Japan’s First Female Photojournalist is Still Taking Pictures at 101 Years Old



Japanese photographer, Tsuneko Sasamoto, at her 101 years old, continues to practise the art of photography. Sasamoto, who is considered to be her country’s first photojournalist, began documenting history at the age of 25 including pre- and post-war Japan. Her photographs chronicles Japan's history through a totalitarian regime to an economic superpower and the consequences to society that arose from this change.

For 70 years now, Sasamoto continues documenting and capturing stunning photos. In 2011, at the age of 97, she published a photo book called Hyakusai no Finder, or Centenarian’s Finder. When she turned 100, she launched an exhibition of selected images. Now, Sasamoto is currently working on a project called Hana Akari, or Flower Glow, dedicated to her beloved friends who have passed away. Breaking her left hand and both legs last year didn't discourage her and she is determined to finish her project proving that strong can overcome all the obstacles.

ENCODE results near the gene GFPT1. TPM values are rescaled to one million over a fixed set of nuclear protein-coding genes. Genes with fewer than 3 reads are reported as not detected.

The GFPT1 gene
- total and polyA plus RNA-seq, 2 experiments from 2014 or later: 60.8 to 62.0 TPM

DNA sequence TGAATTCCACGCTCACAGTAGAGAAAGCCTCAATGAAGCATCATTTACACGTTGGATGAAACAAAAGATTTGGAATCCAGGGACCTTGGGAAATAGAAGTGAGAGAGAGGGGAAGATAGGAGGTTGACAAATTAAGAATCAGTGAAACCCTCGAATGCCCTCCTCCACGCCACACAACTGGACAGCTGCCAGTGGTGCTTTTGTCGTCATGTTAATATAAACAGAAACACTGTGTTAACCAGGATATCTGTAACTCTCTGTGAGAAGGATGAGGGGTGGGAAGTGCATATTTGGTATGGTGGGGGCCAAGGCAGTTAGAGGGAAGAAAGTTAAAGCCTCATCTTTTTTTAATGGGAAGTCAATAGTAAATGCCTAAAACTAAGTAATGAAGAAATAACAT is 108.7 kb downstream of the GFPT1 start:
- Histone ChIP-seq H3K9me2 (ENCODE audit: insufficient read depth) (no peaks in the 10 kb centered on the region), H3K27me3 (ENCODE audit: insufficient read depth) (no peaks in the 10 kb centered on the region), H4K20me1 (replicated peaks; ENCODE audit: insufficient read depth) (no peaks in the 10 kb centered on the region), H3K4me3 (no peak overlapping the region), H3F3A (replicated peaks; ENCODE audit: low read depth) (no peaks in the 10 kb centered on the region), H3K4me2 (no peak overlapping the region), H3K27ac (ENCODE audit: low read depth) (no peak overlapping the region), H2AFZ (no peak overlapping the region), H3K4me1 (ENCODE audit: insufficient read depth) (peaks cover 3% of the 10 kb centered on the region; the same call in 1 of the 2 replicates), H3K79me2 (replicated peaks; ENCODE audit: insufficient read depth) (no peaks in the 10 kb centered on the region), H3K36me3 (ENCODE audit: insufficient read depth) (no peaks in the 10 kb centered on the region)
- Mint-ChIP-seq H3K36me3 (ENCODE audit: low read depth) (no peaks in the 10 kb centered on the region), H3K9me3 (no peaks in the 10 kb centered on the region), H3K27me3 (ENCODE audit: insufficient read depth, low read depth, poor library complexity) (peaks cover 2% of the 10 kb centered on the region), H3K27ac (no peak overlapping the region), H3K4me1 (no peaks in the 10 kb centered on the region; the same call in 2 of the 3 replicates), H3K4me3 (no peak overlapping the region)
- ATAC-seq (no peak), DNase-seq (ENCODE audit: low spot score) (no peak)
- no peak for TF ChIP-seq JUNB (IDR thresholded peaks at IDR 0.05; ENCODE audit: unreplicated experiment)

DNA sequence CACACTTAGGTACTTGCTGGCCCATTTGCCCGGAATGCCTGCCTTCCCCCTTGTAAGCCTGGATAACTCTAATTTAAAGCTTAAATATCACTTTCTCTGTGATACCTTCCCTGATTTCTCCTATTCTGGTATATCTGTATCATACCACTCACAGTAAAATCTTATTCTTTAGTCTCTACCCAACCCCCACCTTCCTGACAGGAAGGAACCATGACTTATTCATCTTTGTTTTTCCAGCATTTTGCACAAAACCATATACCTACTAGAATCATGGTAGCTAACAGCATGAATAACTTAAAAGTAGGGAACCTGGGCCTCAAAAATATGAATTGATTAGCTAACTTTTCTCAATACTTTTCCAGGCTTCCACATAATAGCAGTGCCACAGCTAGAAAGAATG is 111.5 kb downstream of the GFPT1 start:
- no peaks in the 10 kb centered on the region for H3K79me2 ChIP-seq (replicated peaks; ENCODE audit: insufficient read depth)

Speaking to NHK World shortly before her 100th birthday, Sasamoto stated that “You should never become lazy. It’s essential to remain positive about your life and never give up.” “You need to push yourself and stay aware, so you can move forward. That’s what I want people to know.” Sasamoto is truly an inspiring example for all of us. Thank you for the sage advice.


Photo credit: Satoko Kawasaki


Tsuneko Sasamoto on the cover of her book, Hyakusai no Finder.


Photo credit: Satoko Kawasaki


Photo credit: Satoko Kawasaki



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